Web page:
What goes on inside the writerly mind?
Let’s sit down with our Word Weaver Writing Contest 1st place winner, Adele Marie Park, and find out.
(Like all our winner’s profiles, when they answered these questions, they did not yet know what place they had taken in the contest.)
DAN: Did you write your story for the contest or was it part of a larger piece or something you had written before?
ADELE MARIE PARK: I wrote this story a while back, then looked at it again, edited it and sent it off to you.
Tell us about your writing process. What is the journey from idea to published piece/completed story?
The idea springs first. It can come from a myriad of places. A voice inside my head, a dream, a news story, even just washing dishes the idea implants itself. Then I write it down, I have a notebook and pen ready just for these occasions. Then I write some more and start typing it up on the lap top. After that, edit, edit, edit, rip apart story, sew it together again and edit, edit, edit. Send out to my wonderful beta readers, my editor and only when it comes back officially polished do I even think about publishing.
Did your spouse help you? How?
My wife, Becca, read the tale and felt horrified and a bit nauseous, so I knew it was a good one. Lol, she does go above and beyond duty when it comes to my writing. I love her to bits.
Do you have a writing goal you want to achieve?
I would love my stories to mean as much to the readers as they do to me. For them to take away a story that will stay in their mind. Also, to make enough from writing to be comfortable and to be able to build the eco friendly house by the sea.
Where do you do your writing?
I write in the kitchen, the hub of the home with coffee and lots of inspiration from Dante the dog and my wife. And sometimes the neighbours if the back door is open which it usually is. The writing studio will come later with the eco friendly house by the sea.
What helps you the most when it comes to writing?
I write with a music playlist. All kinds of music e.g. for a battle scene I might pick a track from The Dropkick Murphys band. For a love scene London After Midnight “I Love you to Death” is a sure fire winner. I am a visual person, I see my work in my head as if it were a movie, so a good score is imperative to creating a masterpiece.
What does writing success look like?
Writing success for me would mean a phone call from Peter Jackson wanting to make one of my novels into a movie, or a trilogy even. It’s true, that is what it would mean for me to be a success, to watch my words and characters on the big screen directed by the genius who gave us Lord Of The Rings. On a simple note, lol, to walk into a book store and see my book covers at the front door in a display, not waiting to go in the trash.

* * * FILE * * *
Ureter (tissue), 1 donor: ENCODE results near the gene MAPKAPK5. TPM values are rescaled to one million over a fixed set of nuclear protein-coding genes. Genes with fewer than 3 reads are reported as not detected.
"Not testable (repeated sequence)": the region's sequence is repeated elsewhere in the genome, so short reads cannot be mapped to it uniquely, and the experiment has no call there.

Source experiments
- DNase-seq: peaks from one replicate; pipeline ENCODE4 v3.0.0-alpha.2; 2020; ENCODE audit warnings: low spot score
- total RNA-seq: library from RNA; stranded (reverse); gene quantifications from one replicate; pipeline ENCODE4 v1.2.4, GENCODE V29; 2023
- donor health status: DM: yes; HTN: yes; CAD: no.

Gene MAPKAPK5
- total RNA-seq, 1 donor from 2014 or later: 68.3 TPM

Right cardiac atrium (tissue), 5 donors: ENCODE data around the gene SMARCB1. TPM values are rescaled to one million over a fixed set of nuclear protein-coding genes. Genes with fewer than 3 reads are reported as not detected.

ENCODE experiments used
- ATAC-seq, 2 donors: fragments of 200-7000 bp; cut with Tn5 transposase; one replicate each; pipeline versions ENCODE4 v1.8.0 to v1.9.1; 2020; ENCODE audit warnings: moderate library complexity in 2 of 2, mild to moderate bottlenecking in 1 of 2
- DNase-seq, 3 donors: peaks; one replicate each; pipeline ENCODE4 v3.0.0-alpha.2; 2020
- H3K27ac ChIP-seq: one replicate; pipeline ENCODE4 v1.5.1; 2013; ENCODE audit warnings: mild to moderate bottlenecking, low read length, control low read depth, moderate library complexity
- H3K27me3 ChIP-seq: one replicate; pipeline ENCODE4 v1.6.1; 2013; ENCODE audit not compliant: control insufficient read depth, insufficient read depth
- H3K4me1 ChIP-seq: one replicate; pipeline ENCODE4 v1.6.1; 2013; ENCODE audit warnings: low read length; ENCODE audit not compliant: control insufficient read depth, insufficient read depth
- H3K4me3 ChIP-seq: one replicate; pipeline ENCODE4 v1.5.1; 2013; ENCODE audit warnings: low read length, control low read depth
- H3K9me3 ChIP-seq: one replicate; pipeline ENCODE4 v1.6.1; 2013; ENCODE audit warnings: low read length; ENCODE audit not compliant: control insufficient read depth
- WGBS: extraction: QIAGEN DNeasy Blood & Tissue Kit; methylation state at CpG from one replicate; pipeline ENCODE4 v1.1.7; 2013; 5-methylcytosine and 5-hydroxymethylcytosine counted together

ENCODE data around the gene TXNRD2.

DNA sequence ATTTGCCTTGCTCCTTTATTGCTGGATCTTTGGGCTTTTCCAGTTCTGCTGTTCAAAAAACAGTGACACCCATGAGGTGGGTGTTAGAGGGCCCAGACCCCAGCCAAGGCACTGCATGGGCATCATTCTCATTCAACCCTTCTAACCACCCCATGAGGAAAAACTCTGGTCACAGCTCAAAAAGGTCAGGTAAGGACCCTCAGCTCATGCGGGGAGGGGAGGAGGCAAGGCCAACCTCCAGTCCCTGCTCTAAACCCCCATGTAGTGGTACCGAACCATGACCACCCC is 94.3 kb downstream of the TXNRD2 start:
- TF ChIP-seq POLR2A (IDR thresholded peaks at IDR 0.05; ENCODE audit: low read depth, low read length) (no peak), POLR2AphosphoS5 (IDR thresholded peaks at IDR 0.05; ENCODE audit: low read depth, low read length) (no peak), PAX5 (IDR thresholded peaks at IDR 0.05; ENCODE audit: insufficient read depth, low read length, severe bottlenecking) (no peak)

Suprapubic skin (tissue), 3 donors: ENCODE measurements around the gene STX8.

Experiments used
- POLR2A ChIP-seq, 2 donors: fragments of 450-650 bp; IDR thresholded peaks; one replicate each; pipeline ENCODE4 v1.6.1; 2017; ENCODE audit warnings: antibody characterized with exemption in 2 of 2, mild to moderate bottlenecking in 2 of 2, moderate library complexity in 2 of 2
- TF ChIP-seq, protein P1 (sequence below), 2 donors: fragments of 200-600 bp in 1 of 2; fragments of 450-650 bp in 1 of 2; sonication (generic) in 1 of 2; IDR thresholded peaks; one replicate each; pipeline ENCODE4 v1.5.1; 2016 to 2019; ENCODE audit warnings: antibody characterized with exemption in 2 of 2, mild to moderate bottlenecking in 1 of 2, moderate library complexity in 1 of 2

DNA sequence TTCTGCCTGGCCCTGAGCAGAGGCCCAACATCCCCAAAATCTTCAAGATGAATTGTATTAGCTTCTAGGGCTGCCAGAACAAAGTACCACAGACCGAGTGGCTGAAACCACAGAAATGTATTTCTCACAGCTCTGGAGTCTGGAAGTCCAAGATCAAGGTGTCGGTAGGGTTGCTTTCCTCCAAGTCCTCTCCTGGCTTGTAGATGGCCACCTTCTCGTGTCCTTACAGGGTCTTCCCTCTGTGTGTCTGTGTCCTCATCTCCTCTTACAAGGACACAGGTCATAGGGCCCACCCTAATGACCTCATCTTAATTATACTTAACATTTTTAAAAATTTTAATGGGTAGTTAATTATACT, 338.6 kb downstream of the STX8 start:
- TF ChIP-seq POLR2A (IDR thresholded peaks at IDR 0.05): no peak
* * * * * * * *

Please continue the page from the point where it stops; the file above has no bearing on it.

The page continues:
What are you working on now?
I am in the middle of editing a novel called “Wolfe Manor”. I am very excited about this project. It’s set in a private mixed school, called Wolfe Manor. The Manor house itself has stood for hundreds of years, withstanding Saxon, Viking and Norman raids. It holds many secrets but is home to Fianna who was found abandoned on Wolfe Manor’s steps as a baby. The head mistress Daisy and English teacher Cassandra raised her and she calls them her aunts. However, there is the mysterious and frightening dreams of a blackness that plague Fianna. The book starts with the beginning of a new term. Introducing new friends, old ones and a voice from the past which threatens to unravel Fianna’s perfect world.
There are a lot of writing contests out there. What drew you to this one?
I have been in your competitions since the beginning and am a great believer in them. They just keep getting better and better. Plus your critique is fabulous.
It paid off, too; your writing has improved and keeps getting better – enough to take first place this time!
How did you hear about our contest?
From your website, Dan.
Have you ever entered a writing contest before?
Yes, I have entered all your contests and a few others. I find that competitions are a great way to flex your writing muscle in a way that you might not have thought about before.
Will we see you again in the next Word Weaver Writing Contest, if there is one?
Did you know the piece you submitted was special?
When I see the reaction it got from those who read it, that and their complexion turning green, I knew it was a good one.
What’s next for you?
Finish editing Wolfe Manor send it out to beta readers. I think it’s good, it could be a lot of old turnips. Send Wisp 2 to beta readers and when it comes back my editor. And there’s always Suleskerry. The novel I’ve been writing since I was a teenager. I finished re-writing book one now, for the sixth time. I think, the time is right now to throw it out there. Eeeek.
What was Dan’s critique process like?
Dan your critique is invaluable, you know how I write and you also know I’m dyspraxic and you explain everything clearly to me. It’s fair and if I need to be told to stop doing something odd or just wrong, you tell me. Thank you Dan.
You are very welcome!
Gang, connect with Adele to find out more about her work!